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Nādi Astrology (nāḍi jyotiṣa) is a form of Dharma astrology practised in Tamil Nadu, and adjacent regions in India. It is based on the belief that the past, present, and future lives of all humans were foreseen by Hindu sages in ancient time. Nadi astrology uses a tropical zodiac system. Sidereal zodiac systems coincided with tropical zodiac systems around 2,000 years ago, but have now drifted apart due to sidereal systems not accounting for the precession of the equinoxes while tropical systems do.
In Tamil Nadu, the texts are mainly written in Vattezhuthu, which was an abugida script used to write Tamil up until the 12th century CE. The content of the manuscripts are often attributed to the vedic sage Agastya who is believed to have possessed a highly developed consciousness. These ancient records of providence were made famous by practitioners around the Vaitheeswara Temple in the state of Tamil Nadu. First, the Naadi palm leaves are located based on the thumb impressions (right for men, left for women).
These Naadi leaves were initially stored in the premises of Thanjavur's Saraswati Mahal Library in Tamil Nadu. The British colonialists later showed interest in the Naadi leaves concerned with herbs and medicine, future prediction, etc. Some leaves got destroyed, and the remaining were auctioned during the British Raj (rule). These Nadi leaves were obtained by the families of astrologers at the Vaitheeswaran Temple and have been passed down the years from one generation to the other.
There is also another set of astrologers claiming that the content written in the palm leaf is conversation between Shiva and Parvathi. This is called "Shiva nadi jyotisiyam".
The basic concept of Nadi Astrology is "Nadi" (nāḍi). There are 150 Nādis in a sign or Rāshi (Rāsi); one sign is 30 degrees of the zodiac 360. Twelve signs of zodiac are grouped into three categories: Moveable (Chara), Fixed (Sthira) and Dual (Dvisvabhāva) signs. The nomenclature of 150 Nādis is peculiar to each of these three types of signs. There are 1,800 Nādis in 360 degrees. Numbers and names of Nādis are identical among all four Chara signs. Among all four Sthira signs, numbers and names of Nādis are identical, but numbering is different from those in Chara and Dvisvabhāva signs. Similarly, numbering of Nādis in all four Dvisvabhāva signs are identical among themselves, but different from Chara or Sthira signs. For instance, the first Nādi in Chara signs such as Aries is Vasudhā Nādi, but in Sthira signs the order is reversed and Vasudhā is 150th Nādi. In Dvisvabhāva signs such as Gemini, Vasudhā is 76th Nādi; that is, from the middle of 150. Thus, there are 450 distinctive names and numbers in the full zodiac. Nādi texts use this concept of Nādi as the basic unit for prediction. That is why they are called "Nādi amshas".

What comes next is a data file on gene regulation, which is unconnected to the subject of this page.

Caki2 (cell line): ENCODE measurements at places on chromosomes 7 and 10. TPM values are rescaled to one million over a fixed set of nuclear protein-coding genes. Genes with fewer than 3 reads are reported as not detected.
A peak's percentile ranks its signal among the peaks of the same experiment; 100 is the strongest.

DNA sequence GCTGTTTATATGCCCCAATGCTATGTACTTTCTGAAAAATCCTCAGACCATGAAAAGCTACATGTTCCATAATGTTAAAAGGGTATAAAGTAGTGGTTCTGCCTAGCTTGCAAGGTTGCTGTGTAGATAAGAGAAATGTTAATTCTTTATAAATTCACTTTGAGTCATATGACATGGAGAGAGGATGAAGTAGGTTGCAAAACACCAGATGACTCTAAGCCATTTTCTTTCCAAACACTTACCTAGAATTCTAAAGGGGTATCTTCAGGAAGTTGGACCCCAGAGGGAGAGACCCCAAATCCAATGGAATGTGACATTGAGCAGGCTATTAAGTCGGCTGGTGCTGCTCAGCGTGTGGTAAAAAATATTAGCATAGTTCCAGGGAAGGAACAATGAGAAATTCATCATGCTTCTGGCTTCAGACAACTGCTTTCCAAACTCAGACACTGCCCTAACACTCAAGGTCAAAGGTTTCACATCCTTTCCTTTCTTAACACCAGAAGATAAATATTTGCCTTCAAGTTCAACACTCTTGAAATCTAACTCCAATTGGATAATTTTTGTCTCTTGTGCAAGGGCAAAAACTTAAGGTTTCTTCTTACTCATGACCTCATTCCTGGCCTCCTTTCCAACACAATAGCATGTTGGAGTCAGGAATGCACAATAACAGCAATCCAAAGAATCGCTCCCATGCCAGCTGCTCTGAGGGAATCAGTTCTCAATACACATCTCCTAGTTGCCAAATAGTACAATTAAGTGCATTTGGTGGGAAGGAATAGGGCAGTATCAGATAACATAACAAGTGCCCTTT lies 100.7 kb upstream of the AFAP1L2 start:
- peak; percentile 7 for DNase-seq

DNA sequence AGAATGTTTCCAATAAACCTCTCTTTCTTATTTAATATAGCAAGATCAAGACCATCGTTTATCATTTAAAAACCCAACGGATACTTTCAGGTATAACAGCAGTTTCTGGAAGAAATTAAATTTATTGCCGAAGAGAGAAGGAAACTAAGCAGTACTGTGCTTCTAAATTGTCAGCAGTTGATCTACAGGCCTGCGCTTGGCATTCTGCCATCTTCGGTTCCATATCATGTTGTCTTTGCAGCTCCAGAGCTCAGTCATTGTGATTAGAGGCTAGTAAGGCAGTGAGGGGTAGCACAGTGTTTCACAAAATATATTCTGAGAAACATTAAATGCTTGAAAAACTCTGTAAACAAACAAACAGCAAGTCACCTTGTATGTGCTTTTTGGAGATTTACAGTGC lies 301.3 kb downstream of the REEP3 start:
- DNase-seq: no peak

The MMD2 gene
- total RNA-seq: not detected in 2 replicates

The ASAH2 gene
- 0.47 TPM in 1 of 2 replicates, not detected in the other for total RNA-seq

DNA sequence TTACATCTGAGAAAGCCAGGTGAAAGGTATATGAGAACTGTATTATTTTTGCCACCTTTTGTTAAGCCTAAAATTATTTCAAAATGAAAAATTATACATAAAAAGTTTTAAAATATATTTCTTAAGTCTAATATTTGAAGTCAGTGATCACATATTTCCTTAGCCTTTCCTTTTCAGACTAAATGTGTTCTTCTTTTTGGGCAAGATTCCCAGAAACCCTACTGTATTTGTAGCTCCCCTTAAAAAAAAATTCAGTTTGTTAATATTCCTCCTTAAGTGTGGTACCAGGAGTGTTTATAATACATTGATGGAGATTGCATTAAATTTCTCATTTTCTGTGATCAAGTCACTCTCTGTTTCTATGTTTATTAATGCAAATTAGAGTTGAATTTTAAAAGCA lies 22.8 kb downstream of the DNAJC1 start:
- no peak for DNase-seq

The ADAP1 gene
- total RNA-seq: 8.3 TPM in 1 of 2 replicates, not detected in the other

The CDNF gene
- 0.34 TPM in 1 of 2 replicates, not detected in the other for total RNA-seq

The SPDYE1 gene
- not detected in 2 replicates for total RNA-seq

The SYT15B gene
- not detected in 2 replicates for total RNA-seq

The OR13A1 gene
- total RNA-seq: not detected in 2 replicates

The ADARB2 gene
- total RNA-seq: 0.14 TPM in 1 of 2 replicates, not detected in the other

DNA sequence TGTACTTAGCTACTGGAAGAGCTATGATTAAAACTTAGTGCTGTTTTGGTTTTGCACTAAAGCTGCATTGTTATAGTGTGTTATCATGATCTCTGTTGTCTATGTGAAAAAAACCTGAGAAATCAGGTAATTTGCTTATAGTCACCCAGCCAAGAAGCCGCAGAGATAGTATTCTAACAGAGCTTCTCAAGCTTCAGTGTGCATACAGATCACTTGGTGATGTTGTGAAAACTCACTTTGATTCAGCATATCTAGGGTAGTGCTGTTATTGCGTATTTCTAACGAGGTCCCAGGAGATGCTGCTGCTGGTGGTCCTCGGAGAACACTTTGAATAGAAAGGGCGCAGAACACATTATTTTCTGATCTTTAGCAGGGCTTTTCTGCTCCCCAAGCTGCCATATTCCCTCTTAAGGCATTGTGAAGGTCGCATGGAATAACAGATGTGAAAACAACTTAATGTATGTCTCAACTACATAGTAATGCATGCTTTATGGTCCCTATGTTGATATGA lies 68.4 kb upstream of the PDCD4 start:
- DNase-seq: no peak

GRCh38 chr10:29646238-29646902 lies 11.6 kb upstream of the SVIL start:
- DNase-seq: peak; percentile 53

Chandra Kalā Nadi, which is also known as Deva Keralam, was published by Sagar Publications in 1992, edited and translated into English by R Santhanam. It is a compilation of over 82 hundred verses by Achyut of Kerala, that is why it is called "Deva Keralam". But its original kernel was Chandra Kalā Nādi, which has not been preserved as a separate text. Deva Keralam has borrowed many non-Nādi concepts also in order to make the book fuller, but it preserves the gist of Nādi astrology. However, there are many different trends in Nādi Astrology which are not present in Deva Keralam. There are Nādi texts named after planets, such as Guru Nādi or Shukra Nādi, and there are voluminous unpublished texts like Dhruva Nādi. The palm leaves in Tamil Nādu temples use a style different from that of Deva Keralam, and the Tamil method of Nādi Astrology is paralleled by Bhrigu Samhitā in north India, which has been published in part, but many spurious publications in the name of Bhrigu Samhitā have also appeared in the market.
The basic methodology of these Nādi or Samhitā texts has never been described in these texts, hence astrologers can predict only what they already possess, and are dumb-founded when they do not possess the required leaf about some particular person. The most fundamental trait of Nādi texts is Nādi, which is actually a sum total of all divisions of a sign caused by sixteen divisional charts (shodasha vargas) described in texts like BPHS (Brihat Parāshara Horā Shāstra). 135 divisions out of total 285 are repeated in other divisionals; hence there are exactly 150 distinctive divisions of a sign. But these divisions are unequal; largest division being of half a degree, and the smallest division is 36th part of a degree. Another school of thought assumes that all 150 divisions are equal; the value being 12 minutes (arc) in length.
When predictions are based on Nādis in which ascendant and planets are placed; it means the combined results of all sixteen divisional charts are being told. Hence, Nādi Astrology is the most detailed and accurate method. But it requires highly precise birth time, and it also requires knowledge of genuine Nādi texts, most of which are unpublished, and the custodians do not allow others to see the manuscripts. The same is the case with Samhitā texts in north India, such as Bhrigu Samhitā or Rāvana Samhitā.